You Tube is the confused teenager’s companion to all things lesbian pop. Armed with the right keywords and a good two hours, one can discover lots of things which one cannot hope to see in our local drama flicks. In fact, I attribute half of my lesbian pop knowledge to You Tube. This is after all, where I discovered Willow and Tara. This is where I watched My Summer of Love, D.E.B.S., Fingersmith and a whole lot of lesbo flicks when I can’t figure out how the hell can I get a DVD copy of each without my mother knowing. So when it comes to another queer film that has as much chance of being shown in the country as Brooke Smith does of ever returning to Grey’s Anatomy, where do you turn to? Good old You Tube.
I definitely can’t wait to see the film I Can’t Think Straight on You Tube ever since I saw the feature about it on AfterEllen. I can, of course, deal with waiting, as I had waited more than a year for Rome and Juliet to be uploaded, but when you see a trailer as meaty as this
one cannot help but feel like Callie Torres after Erica asked her on a date. Excited, check. Nervous, check. Because when a film promises British, Indian, Muslim, Arab, lesbian and romantic comedy all at once, there is a high chance that it might not deliver. As I recall, our very own Rome and Juliet had a trailer as hot as this one, but the movie was way warm in comparison.
Still, lots of conflict in the plot, my kind of thing. As for a happy ending, it does not really matter to me as long as endings are justified and well built up. It is also interesting to note that the main characters are both women of color with one being an Indian which are like, my favorite people in the world.
Here is a synopsis of the film which I got from its imdb entry.
In the upper echelons of traditional Middle Eastern society, Reema and Omar prepare for the marriage of their daughter Tala. But back at work in London, Tala encounters Leyla, a young British Indian woman who is dating Tala’s best friend Ali. Tala sees something unique in the artless, clumsy, sensitive Leyla who secretly works to become a writer. And Tala’s forthright challenges to Leyla’s beliefs begins a journey of self-awareness for Leyla. As the women fall in love, Tala’s own sense of duty and cultural restraint cause her to pull away from Leyla and fly back to Jordan where the preparations for an ostentatious wedding are well under way. As family members descend and the wedding day approaches, the pressure mounts until Tala finally cracks and extricates herself. Back in London, Leyla is heartbroken but learns to break free of her own self-doubt and her mother’s expectations, ditching Ali and being honest with her parents about her sexuality. When Ali and Leyla’s feisty sister Zara help throw Tala and Leyla together again, Tala finds that her own preconceptions of what love can be is the final hurdle she must jump to win Leyla back. Written by Shamim Sarif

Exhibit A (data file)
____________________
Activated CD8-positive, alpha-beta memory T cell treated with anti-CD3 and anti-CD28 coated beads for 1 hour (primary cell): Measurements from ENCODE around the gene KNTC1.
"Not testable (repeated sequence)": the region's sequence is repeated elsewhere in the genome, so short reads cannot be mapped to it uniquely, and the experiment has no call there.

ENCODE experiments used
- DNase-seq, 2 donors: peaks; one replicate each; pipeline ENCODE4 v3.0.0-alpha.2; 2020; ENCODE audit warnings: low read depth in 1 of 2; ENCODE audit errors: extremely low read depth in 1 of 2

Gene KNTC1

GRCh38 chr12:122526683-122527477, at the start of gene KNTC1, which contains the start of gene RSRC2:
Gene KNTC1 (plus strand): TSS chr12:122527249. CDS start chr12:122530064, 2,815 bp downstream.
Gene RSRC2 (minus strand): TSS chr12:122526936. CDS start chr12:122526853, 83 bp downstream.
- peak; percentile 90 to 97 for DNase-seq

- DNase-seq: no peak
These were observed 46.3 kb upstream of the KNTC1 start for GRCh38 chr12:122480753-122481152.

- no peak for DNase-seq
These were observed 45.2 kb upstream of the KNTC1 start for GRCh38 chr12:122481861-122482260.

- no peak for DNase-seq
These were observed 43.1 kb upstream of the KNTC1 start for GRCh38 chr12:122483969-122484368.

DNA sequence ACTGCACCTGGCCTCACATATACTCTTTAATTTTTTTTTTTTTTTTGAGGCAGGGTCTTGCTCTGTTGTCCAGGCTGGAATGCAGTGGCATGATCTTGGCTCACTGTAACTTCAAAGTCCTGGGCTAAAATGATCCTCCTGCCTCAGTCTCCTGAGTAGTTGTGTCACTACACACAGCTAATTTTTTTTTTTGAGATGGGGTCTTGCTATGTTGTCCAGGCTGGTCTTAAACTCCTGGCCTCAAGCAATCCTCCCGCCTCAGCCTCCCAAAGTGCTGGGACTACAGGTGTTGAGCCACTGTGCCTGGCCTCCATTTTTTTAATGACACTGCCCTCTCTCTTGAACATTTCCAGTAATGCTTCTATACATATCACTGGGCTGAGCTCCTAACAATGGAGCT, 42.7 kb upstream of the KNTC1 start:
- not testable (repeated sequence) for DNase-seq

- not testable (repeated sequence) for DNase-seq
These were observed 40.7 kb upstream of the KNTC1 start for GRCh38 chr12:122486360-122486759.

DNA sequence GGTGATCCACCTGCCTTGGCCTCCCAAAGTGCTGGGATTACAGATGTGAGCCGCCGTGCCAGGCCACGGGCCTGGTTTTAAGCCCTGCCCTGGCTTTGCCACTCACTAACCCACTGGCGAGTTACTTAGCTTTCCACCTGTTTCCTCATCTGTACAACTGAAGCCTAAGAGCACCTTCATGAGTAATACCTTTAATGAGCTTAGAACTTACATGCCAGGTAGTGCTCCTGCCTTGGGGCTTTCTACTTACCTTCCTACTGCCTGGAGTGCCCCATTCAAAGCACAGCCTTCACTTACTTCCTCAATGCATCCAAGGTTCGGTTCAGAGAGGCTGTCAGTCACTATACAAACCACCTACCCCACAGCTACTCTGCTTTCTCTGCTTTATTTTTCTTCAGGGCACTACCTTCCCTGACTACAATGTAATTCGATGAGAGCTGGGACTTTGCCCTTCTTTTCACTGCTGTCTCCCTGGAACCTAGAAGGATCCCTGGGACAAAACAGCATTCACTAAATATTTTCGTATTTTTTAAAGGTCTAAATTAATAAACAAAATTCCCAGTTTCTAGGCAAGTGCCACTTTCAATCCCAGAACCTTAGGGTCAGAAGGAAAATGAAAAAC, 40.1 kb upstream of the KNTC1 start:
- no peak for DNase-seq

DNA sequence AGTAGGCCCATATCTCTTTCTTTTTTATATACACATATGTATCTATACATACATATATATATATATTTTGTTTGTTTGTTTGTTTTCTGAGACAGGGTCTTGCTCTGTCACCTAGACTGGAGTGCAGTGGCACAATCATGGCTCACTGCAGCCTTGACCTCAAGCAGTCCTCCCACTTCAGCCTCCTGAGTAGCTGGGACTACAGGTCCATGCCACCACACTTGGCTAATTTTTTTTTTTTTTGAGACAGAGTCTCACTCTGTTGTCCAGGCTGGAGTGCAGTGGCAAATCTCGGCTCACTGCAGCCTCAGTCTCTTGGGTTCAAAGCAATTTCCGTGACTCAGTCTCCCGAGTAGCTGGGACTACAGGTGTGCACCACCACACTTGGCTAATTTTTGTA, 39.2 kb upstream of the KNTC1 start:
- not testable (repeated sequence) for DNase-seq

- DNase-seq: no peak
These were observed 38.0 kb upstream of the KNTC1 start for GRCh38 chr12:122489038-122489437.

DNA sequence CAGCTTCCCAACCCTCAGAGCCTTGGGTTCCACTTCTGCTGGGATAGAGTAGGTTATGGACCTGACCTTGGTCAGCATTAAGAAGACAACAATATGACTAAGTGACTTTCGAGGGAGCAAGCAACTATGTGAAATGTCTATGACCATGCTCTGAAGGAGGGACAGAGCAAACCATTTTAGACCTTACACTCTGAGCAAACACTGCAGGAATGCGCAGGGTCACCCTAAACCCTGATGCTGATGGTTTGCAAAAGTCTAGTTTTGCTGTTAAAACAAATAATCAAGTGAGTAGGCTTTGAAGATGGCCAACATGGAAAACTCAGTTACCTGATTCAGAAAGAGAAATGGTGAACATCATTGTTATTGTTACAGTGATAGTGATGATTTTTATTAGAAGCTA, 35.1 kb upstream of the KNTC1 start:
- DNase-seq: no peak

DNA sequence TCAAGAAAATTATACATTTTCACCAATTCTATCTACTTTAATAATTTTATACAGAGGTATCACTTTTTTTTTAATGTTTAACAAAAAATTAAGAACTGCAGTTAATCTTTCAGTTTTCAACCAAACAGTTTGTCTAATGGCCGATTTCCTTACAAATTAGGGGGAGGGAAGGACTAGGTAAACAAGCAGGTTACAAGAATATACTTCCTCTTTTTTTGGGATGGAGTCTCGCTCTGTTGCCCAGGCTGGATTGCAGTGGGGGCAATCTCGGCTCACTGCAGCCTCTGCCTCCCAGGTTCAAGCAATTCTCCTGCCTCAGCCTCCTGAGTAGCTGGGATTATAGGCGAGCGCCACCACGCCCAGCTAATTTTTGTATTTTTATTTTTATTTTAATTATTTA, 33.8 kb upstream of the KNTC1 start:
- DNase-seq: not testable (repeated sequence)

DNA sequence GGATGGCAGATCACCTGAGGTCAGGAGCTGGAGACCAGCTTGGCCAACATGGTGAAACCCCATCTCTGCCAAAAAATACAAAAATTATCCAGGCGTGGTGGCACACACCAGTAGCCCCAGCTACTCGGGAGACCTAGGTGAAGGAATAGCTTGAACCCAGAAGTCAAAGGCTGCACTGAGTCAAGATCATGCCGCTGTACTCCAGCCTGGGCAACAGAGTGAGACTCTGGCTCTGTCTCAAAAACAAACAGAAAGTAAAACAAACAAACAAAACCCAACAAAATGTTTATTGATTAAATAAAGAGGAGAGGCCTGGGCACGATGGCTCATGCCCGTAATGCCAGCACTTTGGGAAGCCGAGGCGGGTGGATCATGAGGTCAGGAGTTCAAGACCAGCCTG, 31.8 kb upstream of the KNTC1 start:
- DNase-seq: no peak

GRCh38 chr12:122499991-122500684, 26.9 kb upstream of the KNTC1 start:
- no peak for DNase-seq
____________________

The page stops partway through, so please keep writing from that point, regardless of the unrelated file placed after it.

So, if by any epic chance, any of you might have snagged a copy of this jewel, upload ahead!